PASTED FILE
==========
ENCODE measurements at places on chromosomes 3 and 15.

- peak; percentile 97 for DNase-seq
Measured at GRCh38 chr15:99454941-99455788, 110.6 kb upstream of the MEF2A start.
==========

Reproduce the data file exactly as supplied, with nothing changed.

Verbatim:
ENCODE measurements at places on chromosomes 3 and 15.

- peak; percentile 97 for DNase-seq
Measured at GRCh38 chr15:99454941-99455788, 110.6 kb upstream of the MEF2A start.